The SEC (and ACC who are probably trapped on this path), are engaged in a race to the bottom to dominate one region in one sport. They will succeed.

The two conferences who have always been likeliest to at least consider the less cynical view of the college sports world need to have the courage of their convictions enough to place their bet on a nationally dominant entity in everything else. We've entered the nuclear war phase in college sports history, and the only winning move is not to play.
J. Whitman, is that you?
 
#404      
So if that demand exists, who is going to serve it? The logical answer is some kind of combination of the B1G and the PAC-12.

Failed to notice this before I posted lol. I'm back to my old ways of saying the same thing as Matt in excruciatingly more words.

Switching gears, Gritty's proposal has appeal. Wonder what the revenue #s would look like?
Pac-12: the problem with a benevolent merger is that revenue (per school) will be diluted or at best stay the same. If we go full Machiavelli (raid 6 schools), ca-ching!

It's true that the next TV deal would be bigger if we separated the wheat from the chaff. But if you can't see the cable bubble deflating by now, I don't know what to tell you.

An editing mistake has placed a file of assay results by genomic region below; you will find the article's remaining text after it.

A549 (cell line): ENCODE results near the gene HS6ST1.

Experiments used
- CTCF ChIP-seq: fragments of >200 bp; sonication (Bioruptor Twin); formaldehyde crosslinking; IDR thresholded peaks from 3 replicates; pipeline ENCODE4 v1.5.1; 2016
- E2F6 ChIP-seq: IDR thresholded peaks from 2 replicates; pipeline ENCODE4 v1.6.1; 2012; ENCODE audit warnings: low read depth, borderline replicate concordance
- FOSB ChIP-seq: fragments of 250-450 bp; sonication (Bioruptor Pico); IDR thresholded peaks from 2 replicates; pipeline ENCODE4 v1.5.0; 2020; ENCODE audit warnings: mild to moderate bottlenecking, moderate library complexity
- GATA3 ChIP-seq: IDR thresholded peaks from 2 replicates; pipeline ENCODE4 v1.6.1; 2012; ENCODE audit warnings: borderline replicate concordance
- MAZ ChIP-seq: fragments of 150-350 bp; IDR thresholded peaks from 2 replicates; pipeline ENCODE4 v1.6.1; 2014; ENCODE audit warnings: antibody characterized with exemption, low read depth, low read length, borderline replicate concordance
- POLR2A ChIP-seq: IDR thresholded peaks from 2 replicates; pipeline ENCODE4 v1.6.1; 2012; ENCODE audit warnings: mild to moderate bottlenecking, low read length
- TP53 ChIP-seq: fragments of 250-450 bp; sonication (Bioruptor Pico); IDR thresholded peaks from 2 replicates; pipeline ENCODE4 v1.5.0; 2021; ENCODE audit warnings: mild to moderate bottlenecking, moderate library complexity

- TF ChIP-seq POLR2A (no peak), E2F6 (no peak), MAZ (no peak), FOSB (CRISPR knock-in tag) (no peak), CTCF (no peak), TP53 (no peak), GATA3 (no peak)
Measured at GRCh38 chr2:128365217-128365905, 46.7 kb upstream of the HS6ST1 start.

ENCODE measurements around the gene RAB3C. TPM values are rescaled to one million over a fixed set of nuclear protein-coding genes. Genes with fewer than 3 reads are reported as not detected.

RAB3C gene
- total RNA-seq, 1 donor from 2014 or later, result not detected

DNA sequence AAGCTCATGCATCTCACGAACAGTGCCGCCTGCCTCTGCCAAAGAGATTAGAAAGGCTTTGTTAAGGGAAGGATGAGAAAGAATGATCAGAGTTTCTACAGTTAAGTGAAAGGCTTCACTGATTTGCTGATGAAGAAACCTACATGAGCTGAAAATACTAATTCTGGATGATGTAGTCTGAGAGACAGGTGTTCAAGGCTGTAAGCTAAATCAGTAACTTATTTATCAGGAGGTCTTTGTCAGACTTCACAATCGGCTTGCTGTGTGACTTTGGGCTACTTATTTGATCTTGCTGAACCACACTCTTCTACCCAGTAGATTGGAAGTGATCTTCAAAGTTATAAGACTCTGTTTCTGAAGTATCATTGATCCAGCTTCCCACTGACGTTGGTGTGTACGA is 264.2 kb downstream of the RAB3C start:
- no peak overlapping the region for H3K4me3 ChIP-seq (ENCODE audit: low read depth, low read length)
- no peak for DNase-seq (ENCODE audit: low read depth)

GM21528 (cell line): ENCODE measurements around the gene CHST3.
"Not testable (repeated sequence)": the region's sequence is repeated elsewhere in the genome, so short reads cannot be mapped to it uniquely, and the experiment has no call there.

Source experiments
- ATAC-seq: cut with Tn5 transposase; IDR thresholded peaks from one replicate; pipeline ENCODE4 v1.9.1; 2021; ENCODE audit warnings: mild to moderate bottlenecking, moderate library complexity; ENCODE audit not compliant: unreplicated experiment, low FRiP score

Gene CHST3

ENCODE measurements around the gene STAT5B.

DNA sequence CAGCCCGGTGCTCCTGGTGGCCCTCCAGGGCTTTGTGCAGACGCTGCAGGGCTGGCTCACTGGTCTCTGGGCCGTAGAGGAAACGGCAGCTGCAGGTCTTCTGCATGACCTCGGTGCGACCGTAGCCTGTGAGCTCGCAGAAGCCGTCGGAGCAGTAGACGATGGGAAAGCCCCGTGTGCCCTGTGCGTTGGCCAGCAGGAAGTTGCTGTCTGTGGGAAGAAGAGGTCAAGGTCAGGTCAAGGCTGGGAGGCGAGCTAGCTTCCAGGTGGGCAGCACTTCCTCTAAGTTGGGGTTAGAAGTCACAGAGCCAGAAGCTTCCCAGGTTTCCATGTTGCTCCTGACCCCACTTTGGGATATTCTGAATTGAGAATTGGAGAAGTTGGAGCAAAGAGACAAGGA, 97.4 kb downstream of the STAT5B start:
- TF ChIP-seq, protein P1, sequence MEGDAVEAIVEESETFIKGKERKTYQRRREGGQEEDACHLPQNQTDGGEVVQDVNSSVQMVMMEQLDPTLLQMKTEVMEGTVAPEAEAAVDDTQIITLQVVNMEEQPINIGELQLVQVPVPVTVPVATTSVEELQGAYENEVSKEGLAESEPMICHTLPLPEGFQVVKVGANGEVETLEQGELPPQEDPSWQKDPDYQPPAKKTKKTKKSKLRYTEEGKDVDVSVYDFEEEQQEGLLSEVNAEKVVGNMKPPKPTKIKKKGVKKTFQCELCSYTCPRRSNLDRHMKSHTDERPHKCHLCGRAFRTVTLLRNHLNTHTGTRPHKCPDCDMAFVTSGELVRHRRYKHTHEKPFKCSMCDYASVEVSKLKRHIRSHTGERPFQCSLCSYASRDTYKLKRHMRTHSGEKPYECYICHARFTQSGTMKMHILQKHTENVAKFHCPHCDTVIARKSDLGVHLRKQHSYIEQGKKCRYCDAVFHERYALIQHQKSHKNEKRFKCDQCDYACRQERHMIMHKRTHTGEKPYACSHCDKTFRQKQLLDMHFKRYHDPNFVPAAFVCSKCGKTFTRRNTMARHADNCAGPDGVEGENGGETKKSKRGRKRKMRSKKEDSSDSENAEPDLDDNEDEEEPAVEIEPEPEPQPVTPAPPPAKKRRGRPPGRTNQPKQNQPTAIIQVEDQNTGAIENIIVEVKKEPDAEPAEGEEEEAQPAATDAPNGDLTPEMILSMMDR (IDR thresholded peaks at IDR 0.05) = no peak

The idea is that by offering a coast-to-coast all sports TV package and reinvesting that in growing beyond just football, you're creating something that has an eye toward the future and development over time, rather than just harvesting and eating the seed corn of college football's enormous current popularity to the maximum extent possible. Giving viewers and fans a reason to care rather than exploiting and leveraging the fact that they already care.

There will always be lots of attention for college football in the South, it's not like the SEC is going to go bankrupt. But I genuinely believe that over time the Mechagodzilla Conference is not going to be the commercial behemoth it thinks it will. If everything goes in that direction college sports is going to be a shrinking pie.

J. Whitman, is that you?

I sure hope so.
 
#405      
To Gritty's point, the SEC's gambit is that football will continue to be the dominant force in college sports over the long term. They may be right. If they are, they've already won. The Big Ten could go along with that logic, in which case the move is to try and beat out the ACC and eke out an existence as the clear 2nd level of college football and pray the SEC never decides to expand to 24. It's not even a given that the Big Ten beats out the ACC if it goes this route, to be honest

Or as Gritty has already illustrated, bet on the other sports bouncing back a bit and try to be the premier destination for everything other than football. It's not a bad idea. Given the dwindling youth participation in football, it's not a given that the sport maintains its dominance in the long term.